From my window, the only road visible looks like a distant S that's been stamped onto the hillside. To the left rises the great rocky Mweelrea, the highest mountain in my home province of Connacht in County Mayo, Ireland. The neighbors, all sheep farmers, refer to it as “the hill.” Rare is the day when the hill's summit, 2,688 feet up, appears below the clouds. On the horizon, I can see the choppy, glittering blue water of the Atlantic reflecting the clouds that race toward land.
On this early afternoon in May, Charissa, my daughter, and I decide to take a walk along the headland, knowing from experience that we'll see something sublime. We've brought along a picnic of sorts, a frittata I made yesterday. It retains a memory of warmth, dense with potato, spinach, red peppers, onion, and parmesan.
The sky at this time of day is like a watercolor paint box. So it will be no surprise if either a solitary shaft of sun picks out a spit of land, emerald green against the dull brown bog, or a black rainstorm funnels straight down from the clouds out at sea.
As we walk, we are reminded that this is an edge-of-the-world place. The islands we see from here—Cahir and Inishturk, Inishbofin and Clare—are marked by the last footprints humanity treads between us and the vast ocean. The crude physical landscape makes us feel slight. To reach the water, we cross a pasture where harebells and bog cotton grow, where in the midday dampness we find young puffball mushrooms, springy and white. We collect them in our pockets so we can take them home to slice up, dip in egg and bread crumbs, and fry in butter and garlic.
Everywhere there are sheep nibbling the grass right down to the earth. Boulders stand like petrified animals from a distant age.
Along the shore, as we follow black rocks stippled with sharp barnacles and mussels, seabirds wheel and toss like foam in the wind—gulls, cormorants, oyster-catchers, and a stray couple of herons with rapier beaks and their long Vs of wing. We see dolphins arcing in the bay, chasing mackerel. At the end of the jagged headland, we scramble up a rocky crest, and all is revealed.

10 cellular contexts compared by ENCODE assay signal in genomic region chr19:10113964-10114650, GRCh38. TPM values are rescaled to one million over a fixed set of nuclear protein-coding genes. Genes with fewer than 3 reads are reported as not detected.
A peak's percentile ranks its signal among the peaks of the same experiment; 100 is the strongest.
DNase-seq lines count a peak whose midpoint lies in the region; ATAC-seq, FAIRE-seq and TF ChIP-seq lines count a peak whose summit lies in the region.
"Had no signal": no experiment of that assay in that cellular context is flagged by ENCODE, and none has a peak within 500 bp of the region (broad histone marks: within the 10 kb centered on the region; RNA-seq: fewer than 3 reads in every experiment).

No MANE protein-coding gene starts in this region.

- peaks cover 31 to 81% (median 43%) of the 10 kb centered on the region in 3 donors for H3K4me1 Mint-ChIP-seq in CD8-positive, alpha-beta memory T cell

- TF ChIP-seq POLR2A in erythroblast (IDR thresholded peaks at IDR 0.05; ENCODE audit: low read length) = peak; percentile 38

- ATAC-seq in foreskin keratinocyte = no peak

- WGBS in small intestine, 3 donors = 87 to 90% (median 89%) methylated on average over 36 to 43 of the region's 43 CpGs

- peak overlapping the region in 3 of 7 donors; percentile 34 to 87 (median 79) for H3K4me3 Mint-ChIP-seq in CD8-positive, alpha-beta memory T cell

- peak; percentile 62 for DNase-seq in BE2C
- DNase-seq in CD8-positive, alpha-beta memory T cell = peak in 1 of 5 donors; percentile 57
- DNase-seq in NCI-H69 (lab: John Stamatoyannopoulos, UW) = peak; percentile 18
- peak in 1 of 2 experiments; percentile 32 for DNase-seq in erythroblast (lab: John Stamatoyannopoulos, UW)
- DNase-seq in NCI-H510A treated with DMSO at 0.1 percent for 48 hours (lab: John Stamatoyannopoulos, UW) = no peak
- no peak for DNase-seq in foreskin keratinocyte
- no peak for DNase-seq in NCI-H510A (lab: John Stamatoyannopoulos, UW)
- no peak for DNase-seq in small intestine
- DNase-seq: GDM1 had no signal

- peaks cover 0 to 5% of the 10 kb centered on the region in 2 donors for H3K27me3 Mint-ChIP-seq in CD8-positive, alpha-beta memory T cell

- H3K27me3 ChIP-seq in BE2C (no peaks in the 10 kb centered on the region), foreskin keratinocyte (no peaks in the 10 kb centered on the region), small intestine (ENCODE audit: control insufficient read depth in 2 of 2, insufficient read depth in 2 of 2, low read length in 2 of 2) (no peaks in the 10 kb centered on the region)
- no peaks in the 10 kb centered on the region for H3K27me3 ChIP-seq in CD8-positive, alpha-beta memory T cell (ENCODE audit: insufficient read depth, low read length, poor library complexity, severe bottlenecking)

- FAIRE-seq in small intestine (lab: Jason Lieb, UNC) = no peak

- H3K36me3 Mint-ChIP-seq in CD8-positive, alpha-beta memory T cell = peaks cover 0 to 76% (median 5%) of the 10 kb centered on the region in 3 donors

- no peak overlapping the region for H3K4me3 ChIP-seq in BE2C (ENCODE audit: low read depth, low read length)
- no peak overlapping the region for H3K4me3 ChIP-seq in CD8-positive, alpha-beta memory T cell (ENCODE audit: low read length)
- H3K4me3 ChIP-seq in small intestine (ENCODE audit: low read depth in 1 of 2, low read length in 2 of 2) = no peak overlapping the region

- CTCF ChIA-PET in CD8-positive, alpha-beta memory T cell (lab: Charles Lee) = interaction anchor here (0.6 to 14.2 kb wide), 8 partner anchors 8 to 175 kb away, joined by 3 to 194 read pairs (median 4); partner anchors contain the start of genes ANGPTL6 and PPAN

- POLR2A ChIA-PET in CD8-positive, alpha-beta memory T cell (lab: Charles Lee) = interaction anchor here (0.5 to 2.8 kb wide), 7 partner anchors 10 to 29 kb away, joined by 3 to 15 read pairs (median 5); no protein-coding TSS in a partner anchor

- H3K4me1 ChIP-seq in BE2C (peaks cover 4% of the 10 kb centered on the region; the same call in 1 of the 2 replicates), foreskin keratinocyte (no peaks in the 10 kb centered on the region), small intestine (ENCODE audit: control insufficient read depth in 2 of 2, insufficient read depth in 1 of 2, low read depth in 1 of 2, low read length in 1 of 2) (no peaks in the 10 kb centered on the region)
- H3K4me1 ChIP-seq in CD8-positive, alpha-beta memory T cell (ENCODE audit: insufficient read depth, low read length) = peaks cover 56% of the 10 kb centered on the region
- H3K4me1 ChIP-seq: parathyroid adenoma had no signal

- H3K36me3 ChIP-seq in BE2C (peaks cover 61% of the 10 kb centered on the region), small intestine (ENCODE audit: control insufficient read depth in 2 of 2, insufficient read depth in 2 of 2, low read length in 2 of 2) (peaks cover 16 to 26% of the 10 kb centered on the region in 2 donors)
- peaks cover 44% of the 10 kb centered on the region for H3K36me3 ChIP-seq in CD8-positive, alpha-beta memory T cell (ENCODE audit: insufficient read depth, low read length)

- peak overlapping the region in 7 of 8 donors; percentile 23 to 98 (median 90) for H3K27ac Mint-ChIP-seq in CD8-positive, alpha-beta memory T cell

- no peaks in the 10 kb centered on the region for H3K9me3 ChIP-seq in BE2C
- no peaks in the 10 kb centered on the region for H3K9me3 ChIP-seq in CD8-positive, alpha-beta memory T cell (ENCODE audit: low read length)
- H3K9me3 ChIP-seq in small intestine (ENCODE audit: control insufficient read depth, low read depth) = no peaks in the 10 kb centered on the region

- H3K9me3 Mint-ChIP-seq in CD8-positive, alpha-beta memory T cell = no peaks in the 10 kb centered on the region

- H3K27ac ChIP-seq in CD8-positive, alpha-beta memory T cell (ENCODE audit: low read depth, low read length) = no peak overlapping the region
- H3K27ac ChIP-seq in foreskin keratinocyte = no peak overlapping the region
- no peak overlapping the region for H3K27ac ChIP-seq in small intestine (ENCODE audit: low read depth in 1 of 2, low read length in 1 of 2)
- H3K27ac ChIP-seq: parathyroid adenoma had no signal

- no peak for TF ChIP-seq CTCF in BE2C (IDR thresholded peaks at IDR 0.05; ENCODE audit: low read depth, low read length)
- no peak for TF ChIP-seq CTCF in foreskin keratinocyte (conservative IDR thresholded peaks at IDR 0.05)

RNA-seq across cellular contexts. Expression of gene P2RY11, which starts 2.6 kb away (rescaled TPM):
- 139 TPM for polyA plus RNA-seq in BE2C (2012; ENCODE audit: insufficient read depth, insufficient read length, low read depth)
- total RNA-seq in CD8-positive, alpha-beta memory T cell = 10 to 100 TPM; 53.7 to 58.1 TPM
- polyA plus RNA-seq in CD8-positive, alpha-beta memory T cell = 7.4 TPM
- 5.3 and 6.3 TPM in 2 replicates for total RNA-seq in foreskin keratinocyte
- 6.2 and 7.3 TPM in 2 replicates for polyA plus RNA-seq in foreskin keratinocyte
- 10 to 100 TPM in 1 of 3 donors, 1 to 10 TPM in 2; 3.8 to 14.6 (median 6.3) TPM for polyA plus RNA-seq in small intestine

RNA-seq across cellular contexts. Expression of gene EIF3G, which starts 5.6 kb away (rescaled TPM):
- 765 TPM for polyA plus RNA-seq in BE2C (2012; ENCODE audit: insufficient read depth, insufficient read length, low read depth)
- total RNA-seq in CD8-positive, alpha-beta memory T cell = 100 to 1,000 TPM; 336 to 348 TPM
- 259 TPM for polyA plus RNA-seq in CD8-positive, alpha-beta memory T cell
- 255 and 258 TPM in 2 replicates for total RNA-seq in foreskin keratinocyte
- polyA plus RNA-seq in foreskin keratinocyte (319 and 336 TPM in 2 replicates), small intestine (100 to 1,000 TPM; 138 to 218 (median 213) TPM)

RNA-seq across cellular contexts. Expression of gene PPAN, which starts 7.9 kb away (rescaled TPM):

The view of desolate Thallabawn, with its band of pure gold sand below stretching apparently to infinity, is the most beautiful I know. There is the beauty you see for the first time and are swept away by, and there is the known beauty that works its magic on you again and again—a beauty that takes your heart prisoner.
We strip down and jump into the breakers, then dry ourselves by running along the beach. Afterward, ravenous, we devour our lunch, holding the spongy wedges of frittata in our hands and savoring the interplay of sweet pepper and rich parmesan. We search the sand for tiny shells to stick onto shell boxes for Christmas. We ford the river that crosses the beach as it rushes out to sea. At high tide the water can come up to our shoulders, but right now we just roll our jeans to our thighs and stride across.
Three hours from now we will arrive back home. Lapsang Souchong tea and carrot cake with a shock of mascarpone icing and flecks of lime zest will fill the hungry gap. We will savor the walk and store it in our memories until it's time to go back and nourish our souls again.
Tamasin Day-Lewis is the author of_The Art of the Tart: Savory and Sweet _(Random House 2001).